One would think that elected officials have a duty to hear out the very people who elected them.
While this should be expected, it is not the case in Lee County.
Don Eslick, founding member of community-based advocacy group Lee Future, explained: “Meaningful engagement and input by citizens has been eliminated by this Board of County Commissioners and County Administration. Beginning in 2013, this Board ended Management and Planning meetings. They replaced them with ‘workshops’ with County Commissioners and staff but with NO public comment permitted.
“At these workshops, the County Commissioners reach a consensus about the issue, essentially deciding what they want to do before they ever hear from the public. When the issue is put on the agenda for a vote, public comment is just pro forma since the County has already decided what it’s going to do.”
This trend is very concerning, especially for those who believe that the best decisions are reached with the input of the public.
Public comment as well as outside experts can often provide the Board with a different perspective than staff. Often, people who work for you tend to tell you what they think you want to hear. Members of the public and outside experts are freer to speak their minds. For good decision-making, the Commission needs to hear from all three of these types of voices.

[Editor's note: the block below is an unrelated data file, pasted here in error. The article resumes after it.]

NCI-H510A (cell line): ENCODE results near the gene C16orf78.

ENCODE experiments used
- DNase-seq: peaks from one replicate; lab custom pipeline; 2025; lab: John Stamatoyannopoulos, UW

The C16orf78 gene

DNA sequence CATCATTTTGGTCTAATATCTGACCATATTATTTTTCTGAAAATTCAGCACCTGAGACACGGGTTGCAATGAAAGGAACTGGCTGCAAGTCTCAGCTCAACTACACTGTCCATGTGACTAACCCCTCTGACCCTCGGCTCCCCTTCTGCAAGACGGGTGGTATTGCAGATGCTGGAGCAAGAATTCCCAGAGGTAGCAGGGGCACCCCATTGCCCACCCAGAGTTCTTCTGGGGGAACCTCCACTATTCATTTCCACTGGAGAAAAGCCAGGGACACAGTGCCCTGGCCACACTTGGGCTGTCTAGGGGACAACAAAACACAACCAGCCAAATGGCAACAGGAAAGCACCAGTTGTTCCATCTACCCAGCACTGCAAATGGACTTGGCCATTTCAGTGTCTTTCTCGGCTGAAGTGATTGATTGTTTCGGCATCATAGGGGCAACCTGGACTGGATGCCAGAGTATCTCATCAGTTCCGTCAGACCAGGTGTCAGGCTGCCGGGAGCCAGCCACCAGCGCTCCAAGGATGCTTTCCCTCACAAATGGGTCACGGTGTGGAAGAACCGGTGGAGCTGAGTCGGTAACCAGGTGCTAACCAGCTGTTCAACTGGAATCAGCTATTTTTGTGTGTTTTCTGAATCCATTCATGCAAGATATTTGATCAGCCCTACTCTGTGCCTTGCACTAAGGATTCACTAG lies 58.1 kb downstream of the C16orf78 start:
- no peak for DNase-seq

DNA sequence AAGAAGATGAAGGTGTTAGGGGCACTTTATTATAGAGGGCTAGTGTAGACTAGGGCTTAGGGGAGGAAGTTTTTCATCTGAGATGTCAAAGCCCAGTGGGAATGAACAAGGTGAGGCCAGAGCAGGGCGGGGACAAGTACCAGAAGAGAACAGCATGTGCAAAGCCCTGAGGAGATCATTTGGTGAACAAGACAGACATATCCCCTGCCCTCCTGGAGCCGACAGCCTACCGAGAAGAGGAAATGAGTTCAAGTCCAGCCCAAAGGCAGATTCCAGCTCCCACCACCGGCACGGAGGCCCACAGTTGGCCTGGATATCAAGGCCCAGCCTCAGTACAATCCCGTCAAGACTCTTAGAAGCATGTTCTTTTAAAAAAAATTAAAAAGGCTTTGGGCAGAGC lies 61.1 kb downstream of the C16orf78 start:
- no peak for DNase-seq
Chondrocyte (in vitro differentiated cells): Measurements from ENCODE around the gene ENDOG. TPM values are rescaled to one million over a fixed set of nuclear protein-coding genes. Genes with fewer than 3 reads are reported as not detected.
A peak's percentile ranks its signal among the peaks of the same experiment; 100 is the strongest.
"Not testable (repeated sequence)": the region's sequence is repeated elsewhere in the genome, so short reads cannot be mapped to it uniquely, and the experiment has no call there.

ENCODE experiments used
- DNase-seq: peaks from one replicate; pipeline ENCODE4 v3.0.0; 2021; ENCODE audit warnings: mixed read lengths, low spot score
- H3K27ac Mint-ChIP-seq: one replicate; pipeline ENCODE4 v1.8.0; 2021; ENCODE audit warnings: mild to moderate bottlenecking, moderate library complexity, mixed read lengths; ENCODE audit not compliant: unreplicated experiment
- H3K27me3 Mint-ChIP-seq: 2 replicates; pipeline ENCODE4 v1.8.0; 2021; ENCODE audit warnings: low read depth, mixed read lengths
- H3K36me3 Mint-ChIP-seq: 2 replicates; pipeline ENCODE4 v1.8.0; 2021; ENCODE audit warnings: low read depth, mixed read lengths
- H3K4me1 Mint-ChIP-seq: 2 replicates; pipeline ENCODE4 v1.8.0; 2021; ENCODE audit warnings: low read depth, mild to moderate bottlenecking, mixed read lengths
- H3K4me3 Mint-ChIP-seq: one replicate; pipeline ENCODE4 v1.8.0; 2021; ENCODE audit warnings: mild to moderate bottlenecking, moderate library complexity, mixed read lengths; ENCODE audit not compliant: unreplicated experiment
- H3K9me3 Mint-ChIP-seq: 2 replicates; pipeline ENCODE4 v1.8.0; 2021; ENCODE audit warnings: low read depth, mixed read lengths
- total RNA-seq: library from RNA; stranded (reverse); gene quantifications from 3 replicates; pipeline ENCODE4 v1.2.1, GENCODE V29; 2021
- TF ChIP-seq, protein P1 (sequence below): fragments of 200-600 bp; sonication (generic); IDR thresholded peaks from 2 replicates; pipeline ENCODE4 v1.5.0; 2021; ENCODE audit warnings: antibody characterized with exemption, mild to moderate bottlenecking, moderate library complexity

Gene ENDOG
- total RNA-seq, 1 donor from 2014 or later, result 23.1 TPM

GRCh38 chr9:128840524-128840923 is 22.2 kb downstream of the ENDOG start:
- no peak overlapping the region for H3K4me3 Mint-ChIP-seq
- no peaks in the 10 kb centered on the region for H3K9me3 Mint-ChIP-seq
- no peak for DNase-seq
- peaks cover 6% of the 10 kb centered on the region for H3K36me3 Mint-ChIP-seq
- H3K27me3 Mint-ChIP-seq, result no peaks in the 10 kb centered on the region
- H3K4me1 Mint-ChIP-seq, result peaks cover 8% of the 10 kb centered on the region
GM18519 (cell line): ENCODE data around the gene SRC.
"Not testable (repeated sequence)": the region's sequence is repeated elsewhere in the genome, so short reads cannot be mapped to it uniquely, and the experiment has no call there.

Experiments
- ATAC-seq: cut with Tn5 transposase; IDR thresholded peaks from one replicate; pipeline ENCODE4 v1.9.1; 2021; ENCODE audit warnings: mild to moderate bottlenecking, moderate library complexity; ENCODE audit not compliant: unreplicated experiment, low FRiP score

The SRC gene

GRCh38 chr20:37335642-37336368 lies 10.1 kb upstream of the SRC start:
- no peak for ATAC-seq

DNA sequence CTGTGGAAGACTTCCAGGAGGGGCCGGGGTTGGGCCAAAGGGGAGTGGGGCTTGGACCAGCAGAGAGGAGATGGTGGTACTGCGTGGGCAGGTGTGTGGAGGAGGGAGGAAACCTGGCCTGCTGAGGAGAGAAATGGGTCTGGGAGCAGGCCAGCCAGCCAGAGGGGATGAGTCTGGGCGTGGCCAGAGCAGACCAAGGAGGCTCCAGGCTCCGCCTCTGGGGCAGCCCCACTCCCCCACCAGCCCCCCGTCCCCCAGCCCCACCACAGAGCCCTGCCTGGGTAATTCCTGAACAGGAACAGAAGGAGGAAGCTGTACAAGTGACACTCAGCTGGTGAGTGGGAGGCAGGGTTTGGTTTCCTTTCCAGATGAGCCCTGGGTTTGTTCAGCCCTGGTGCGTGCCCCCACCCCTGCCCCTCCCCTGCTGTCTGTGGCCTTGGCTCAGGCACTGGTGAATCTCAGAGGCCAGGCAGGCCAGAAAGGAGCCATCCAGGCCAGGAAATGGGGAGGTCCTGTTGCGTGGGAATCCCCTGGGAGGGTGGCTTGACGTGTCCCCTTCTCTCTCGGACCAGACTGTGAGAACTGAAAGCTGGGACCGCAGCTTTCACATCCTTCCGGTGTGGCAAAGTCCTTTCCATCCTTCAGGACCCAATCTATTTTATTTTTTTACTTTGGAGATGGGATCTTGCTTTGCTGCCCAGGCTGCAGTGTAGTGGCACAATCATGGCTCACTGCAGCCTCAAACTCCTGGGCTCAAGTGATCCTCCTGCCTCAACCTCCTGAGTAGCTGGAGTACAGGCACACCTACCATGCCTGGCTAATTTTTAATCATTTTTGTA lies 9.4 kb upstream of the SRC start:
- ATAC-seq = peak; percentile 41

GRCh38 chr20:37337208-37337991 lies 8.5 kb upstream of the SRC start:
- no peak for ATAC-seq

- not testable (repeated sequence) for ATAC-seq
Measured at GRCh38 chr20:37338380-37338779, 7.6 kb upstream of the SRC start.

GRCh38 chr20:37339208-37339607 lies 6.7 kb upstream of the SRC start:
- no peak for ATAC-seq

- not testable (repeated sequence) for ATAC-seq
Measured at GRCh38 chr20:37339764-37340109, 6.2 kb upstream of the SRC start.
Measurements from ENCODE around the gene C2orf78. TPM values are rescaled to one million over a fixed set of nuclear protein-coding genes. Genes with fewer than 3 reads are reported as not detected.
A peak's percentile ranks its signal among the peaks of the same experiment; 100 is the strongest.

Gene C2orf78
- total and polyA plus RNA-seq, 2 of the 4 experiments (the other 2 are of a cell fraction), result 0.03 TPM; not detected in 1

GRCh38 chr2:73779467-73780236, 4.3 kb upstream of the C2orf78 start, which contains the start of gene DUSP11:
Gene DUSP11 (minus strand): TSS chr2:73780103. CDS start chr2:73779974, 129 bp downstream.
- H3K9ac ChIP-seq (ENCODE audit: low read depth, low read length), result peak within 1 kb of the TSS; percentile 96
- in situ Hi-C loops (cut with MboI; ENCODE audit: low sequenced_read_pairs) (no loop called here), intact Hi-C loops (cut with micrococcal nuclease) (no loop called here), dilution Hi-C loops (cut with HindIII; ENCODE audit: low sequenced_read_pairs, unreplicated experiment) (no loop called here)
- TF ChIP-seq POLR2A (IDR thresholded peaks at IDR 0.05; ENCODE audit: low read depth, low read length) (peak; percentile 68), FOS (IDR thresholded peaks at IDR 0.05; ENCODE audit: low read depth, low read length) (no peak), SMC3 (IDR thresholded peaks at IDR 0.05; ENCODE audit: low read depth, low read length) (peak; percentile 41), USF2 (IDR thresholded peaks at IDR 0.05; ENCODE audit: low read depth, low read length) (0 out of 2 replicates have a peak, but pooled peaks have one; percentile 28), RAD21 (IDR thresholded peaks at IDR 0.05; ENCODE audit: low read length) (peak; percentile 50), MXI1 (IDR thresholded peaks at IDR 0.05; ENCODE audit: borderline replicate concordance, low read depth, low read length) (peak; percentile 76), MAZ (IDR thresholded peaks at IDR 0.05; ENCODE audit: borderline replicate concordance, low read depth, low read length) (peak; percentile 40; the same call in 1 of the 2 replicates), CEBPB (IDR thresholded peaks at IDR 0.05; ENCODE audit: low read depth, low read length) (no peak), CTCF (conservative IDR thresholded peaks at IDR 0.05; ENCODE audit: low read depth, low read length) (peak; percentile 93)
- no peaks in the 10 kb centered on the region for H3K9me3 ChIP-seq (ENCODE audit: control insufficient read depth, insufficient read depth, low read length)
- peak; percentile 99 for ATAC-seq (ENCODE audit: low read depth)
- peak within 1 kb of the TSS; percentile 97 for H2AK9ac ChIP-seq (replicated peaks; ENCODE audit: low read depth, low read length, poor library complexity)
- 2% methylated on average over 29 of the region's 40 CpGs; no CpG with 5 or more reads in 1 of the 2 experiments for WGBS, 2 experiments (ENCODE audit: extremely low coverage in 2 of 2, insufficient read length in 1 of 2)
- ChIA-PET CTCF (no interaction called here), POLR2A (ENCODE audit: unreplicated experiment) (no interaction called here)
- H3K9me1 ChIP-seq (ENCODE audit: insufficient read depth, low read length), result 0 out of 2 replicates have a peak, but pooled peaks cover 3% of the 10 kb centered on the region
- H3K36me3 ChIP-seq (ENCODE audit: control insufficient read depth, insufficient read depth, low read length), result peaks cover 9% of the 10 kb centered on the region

Not only do the County Staff and Commissioners not welcome public input, in some cases it’s even illegal.
Specifically, Section 2-191 of the Lee County Development Code makes it illegal to contact a County Commissioner about a zoning case. Maximum criminal penalty for doing so is a $500 fine and/or 60 days in jail.
One Gateway resident learned this the hard way in 2018 when they emailed County Commissioner Cecil Pendergrass voicing their concern about a zoning change. They received a response saying it was unlawful to contact Commissioners regarding a rezoning case and advising them that further attempts at correspondence could result in legal action.
It’s important to note that Lee County is the only County in Florida that makes it illegal for residents to communicate with their elected officials during the zoning process.
This prohibition, originally instituted in the late 1980s, was intended to prevent applicants or their lobbyists from attempting to influence County Commissioners concerning a pending zoning change or appeal of an administrative decision. In a complete reversal of intent, this provision is now being used to inhibit public comment from concerned citizens on those very same requests.
Florida is ranked below the national average in terms of its “civic health,” meaning the many ways citizens participate and that institutions work together in improving community life.
Florida ranks 47th in the percentage of its population that attends public meetings.
The Florida Chamber Foundation said, “Citizens engaged in their communities are vital, not just because engagement fosters trust in public institutions and legitimacy in public processes, but also because it is correlated to a strong educational system, a competitive workforce, and a dynamic economy.”
Eslick added: “This is about more than civic health and the economy. This comes down to our quality of life in Lee County. Actions of the County staff and Commissioners are undemocratic in nature.
“The citizens of Lee County deserve better from their elected officials.”
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